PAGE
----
Pinterest for Entrepreneurs: Why?
Even if you don’t use Pinterest as part of your marketing strategy, here are some things you should be aware of as an entrepreneur.
Sure, when Pinterest first started out it was used by lots of people to post recipes and crafting ideas. But that’s all changed now. If you haven’t checked the platform out lately, I bet you’d be surprised to see that Forbes, Wired, Small Business Trends, WeWork, and even Gary Vaynerchuk are all on it.
Before you roll your eyes and say “Oh no, not another social media channel I need to be posting on!”, let me explain why I am on it, why I find it so valuable, why I don’t really spend a lot of time on it, and why you should not upload another blog post without making sure you have at least one Pinterest-ready graphic for it (even if you’re not on Pinterest!).
Why I Am on Pinterest
To be honest, I did start using Pinterest as a place to save recipes. But then I realized that I had all of these bookmarks on my browser for various business tips, social media tips, writing tips, and podcasts of interest. It was a chore for me to scroll around trying to find and organize my internet browser bookmarks in a way that made it easy for me to find what I was looking for.
Enter: Pinterest. I created a board for “Social Media Tips.” I found that to be a useful way of organizing all of my bookmarks, so I created more boards. I now also have boards for topics like “Pitch Decks and Presentations,” “Branding,” “Tips for Designing Graphics,” and “E-book Creation.” I am on Pinterest because I really do use it like a big digital bulletin board where I can find info I want, quickly.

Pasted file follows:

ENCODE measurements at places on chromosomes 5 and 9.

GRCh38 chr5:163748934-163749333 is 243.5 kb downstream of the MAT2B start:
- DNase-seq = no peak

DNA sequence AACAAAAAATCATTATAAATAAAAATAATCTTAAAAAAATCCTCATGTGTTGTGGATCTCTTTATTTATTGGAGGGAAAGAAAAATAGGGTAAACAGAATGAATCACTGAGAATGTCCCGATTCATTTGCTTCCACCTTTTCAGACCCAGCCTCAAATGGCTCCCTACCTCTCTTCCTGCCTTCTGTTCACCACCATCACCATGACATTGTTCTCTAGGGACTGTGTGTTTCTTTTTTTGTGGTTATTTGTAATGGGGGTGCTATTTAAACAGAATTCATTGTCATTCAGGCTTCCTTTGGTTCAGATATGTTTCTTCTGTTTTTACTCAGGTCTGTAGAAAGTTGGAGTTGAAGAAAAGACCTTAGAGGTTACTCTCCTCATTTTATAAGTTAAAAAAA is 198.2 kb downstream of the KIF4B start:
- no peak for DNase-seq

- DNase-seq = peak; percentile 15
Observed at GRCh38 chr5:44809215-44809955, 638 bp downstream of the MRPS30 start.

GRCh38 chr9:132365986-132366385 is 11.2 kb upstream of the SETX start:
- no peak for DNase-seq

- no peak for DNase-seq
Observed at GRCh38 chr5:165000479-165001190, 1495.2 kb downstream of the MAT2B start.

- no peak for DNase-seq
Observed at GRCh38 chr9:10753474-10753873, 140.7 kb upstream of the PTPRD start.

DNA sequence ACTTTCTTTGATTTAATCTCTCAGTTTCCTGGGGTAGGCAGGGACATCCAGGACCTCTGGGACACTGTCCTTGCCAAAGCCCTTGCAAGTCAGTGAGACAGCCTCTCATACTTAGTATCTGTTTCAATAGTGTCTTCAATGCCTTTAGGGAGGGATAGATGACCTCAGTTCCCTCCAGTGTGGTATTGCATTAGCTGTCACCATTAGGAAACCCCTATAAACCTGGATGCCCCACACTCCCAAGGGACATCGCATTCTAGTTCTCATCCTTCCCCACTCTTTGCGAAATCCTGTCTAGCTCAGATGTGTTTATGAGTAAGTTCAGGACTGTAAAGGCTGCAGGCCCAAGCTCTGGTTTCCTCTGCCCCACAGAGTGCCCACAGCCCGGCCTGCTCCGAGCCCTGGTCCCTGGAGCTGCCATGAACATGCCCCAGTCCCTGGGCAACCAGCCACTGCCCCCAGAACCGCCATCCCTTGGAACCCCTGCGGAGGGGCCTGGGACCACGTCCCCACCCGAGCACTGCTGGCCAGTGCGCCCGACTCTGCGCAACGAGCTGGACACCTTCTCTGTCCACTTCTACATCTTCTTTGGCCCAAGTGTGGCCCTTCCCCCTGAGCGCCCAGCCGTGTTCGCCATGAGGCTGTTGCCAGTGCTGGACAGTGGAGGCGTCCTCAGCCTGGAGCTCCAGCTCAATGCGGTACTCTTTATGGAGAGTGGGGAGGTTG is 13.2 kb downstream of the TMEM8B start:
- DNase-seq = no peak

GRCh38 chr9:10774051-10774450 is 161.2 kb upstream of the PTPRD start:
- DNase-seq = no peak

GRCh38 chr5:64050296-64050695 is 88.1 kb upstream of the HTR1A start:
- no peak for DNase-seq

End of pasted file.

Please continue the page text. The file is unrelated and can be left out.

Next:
I don’t have a lot of followers, but as you can see from the image on the left, anyone who finds me there can see my (very brief) profile description and a link to my website. If they find my boards to be useful to them, they can follow either me or an individual board.
Why I Find It So Valuable
When I go to the main Pinterest page, it shows me pins (images for articles) from the people I follow. This is one social media channel where I actually don’t mind the random order. It never claimed to be in any type of chronological order in the first place. The search function is also very useful for when you are looking for lots of information on a single topic.
Another thing I find valuable about the way Pinterest is set up is that I can follow a person, or I can follow just one of the boards that they manage. So, if someone has a great board about designing graphics for Instagram, I can follow that board — and that board only — and not see all of the pins they post to their board for comic book illustrations.
Just imagine if, on Facebook, you could follow a friend’s posts about their children and job, without having to see all of their posts about what they eat at every meal!
Why I Don’t Spend a Lot of Time on It